As the Mardi Gras season progressed, parades became progressively longer and more fun. I remember feeling so disappointed when I went to other parades (Christmas, Fourth of July, UA Homecoming Parades) in non-Mardi Gras towns. Where were the fun bands that stopped and danced in front of you? Where were the drunk men falling off floats as they pummeled you with candy, doubloons, necklaces, and Moon Pies? For all of that is Mardi Gras. I loved sitting on my father’s shoulders, holding my bag, and being overwhelmed with excitement when a costumed man in a full mask leaned over to toss me cheap goodies. While there are all-women parade krewes, the traditional male parade krewes are historically more rowdy.
The Sunday before Mardi Gras Day is known as Joe Cain Day. Joe Cain was a nineteenth-century Mobilian credited with bringing Mardi Gras back to Mobile after the Civil War in 1867. He infamously dressed as a Chickasaw Indian chief, Slacabamarinico, and paraded through the streets. Although some children attend Sunday’s festivities in Mobile, my parents, like most of my friends’ parents, never allowed us to go on this day, which might be the one day during Mobile’s Carnival season that most resembles New Orleans’s less family-friendly version of the season.
The Saturday before Joe Cain Day, however, hosts the most tame and gentle of festivities: the Floral Parade. The Floral Parade features the Mobile Carnival Association’s juvenile king, queen, and court. These are the children of Mobile’s elite society, who will often grow up to be members of King Felix III and his queen’s court. (All Mardi Gras kings have been known as Felix III since the early 1900s. Sewlyn Turner IV is this year’s King Felix III. View more photos of him on Alabama.com.)
I was awestruck by the queen, her beautiful ladies-in-waiting, King Felix III, and his knights when I was a young child. I still look forward to the Mardi Gras insert in the paper that shows all the court. I love to see and read about the queen’s dress and the history behind it. This year’s queen, Madeline Maury Dowling, asked the Mardi Gras gown designer Homer McClure to create a gown around the eighteenth-century necklace she received as a gift from her parents. Her dress and jewelry follows a historical precedent: since the late 1800s, the king and his queen have worn elaborate costumes. The Hoole Library has a several publications about the history of Mobile Mardi Gras, including some written by former queens, documenting the history of the court and their beautiful, extravagant clothing.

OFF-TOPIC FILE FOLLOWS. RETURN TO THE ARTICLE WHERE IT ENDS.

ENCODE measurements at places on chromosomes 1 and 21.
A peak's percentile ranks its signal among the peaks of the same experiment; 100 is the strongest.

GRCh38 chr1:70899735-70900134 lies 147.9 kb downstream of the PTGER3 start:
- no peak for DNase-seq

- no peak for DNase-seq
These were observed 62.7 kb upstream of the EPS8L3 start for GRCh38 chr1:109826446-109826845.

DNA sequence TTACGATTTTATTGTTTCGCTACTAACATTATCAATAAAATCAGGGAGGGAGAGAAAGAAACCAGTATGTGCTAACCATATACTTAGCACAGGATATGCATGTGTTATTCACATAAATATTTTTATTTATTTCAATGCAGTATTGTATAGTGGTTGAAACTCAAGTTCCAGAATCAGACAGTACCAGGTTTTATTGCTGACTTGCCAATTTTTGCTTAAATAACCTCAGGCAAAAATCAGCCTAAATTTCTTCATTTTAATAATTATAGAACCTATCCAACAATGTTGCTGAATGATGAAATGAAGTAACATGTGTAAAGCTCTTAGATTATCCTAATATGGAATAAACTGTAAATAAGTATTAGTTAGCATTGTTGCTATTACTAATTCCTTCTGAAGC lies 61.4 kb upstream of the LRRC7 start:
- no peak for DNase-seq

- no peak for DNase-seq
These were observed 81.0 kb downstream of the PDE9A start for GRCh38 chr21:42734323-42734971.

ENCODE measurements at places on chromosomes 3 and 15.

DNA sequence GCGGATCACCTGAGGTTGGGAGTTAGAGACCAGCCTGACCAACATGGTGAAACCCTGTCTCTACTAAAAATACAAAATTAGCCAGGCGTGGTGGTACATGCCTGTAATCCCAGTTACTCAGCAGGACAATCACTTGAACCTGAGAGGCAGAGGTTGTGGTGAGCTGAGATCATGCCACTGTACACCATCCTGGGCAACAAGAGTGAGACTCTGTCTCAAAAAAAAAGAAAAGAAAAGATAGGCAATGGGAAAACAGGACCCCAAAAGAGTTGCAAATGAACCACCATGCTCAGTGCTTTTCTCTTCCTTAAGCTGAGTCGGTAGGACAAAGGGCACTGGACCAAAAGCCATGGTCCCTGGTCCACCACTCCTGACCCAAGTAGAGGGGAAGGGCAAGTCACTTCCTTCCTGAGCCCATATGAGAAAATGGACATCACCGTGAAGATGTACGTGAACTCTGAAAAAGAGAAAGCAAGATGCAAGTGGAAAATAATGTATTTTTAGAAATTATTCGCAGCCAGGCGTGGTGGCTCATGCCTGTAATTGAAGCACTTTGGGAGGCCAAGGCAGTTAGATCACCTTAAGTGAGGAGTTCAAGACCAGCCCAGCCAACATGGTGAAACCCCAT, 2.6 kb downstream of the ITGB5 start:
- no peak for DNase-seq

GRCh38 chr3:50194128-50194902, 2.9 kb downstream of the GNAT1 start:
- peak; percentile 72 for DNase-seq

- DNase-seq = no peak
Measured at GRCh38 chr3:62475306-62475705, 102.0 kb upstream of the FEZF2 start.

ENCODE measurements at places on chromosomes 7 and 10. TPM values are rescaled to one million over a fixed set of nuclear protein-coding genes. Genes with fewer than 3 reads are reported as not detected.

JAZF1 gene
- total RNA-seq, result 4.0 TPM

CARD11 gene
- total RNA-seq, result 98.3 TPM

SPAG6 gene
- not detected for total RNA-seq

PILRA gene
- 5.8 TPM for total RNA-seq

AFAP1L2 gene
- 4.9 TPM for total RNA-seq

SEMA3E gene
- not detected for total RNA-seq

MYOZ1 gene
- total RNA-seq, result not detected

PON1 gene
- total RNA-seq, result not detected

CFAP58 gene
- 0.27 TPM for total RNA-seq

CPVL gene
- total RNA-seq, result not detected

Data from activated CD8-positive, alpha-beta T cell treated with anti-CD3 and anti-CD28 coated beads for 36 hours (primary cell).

When I was a teenager, my mother and I watched a special on TV about Mardi Gras. A granddame of old Mobile society described the Mardi Gras of her youth, mentioning all the “many lovely parties” [insert the most beautiful and drawn out pronunciation of “parties” that one can imagine]. I realize now that the lady was most likely Emily Staples Hearin, author of several titles on Mardi Gras in Mobile now held by the Division of Special Collections. Ms. Hearin’s father was head of the Mobile Carnival Association (MCA) for over forty years.
As the years progressed and parades no longer traveled down Water Street, my family moved our viewing spot to Royal Street, which was much more convenient to the Royal Dog House. A lot of things have changed over the years. Through the 1980s and 1990s, we stood in front of the dilapidated remains of the old Battle House Hotel, established in 1851. Thankfully, now it has been beautifully restored. Snap ‘n’ pops were outlawed years ago. Small pieces of candy are virtually nonexistent today; popular plastic cups replaced them. There are now many varieties of moon pies, but actually catching an original Moon Pie is quite a feat. The Royal Dog House closed at some point. I think that “Stripers Joe” passed away or is too old to ride. The downtown Krispy Kreme, our post-parade treat, closed a few years ago.
But what hasn’t changed, and what will probably never change, is that families in Mobile enjoy the festivities for a few weeks each year, and more and more people travel to Mobile annually to take part in the city’s party.
Here are a selection of materials relating to Mardi Gras in Mobile in the Division of Special Collections.
For more information on the Battle House Hotel, see the Alabama hotels and resorts of the past collection
Dean, Wayne. Mardi Gras : Mobile’s illogical whoop-de-doo, 1704-1970. Mobile’s carnival, the Gulf city’s great Mardi Gras festival; origin, growth, progress, and attractions for today. What it has done for Mobile in the past and present. Chicago : [s.n.], c1971. Hoole Library Alabama Collection. Call Number: GT4211.M6 D4 1971
Hearin, Emily Staples and Kathryn Taylor DeCelle. Queens of Mobile Mardi Gras, 1893-1986. Mobile : Museum of the City of Mobile, 1986. Hoole Library Alabama Collection. Call Number: GT4211.M6 H47 1986
Louisville & Nashville Railroad. Mardi Gras carnivals : New Orleans, Mobile and Pensacola, 1912. Publication:[s.l. : s.n., 1912?]. Hoole Library Rare Books Collection. Call Number: F379.N53 L6 1912x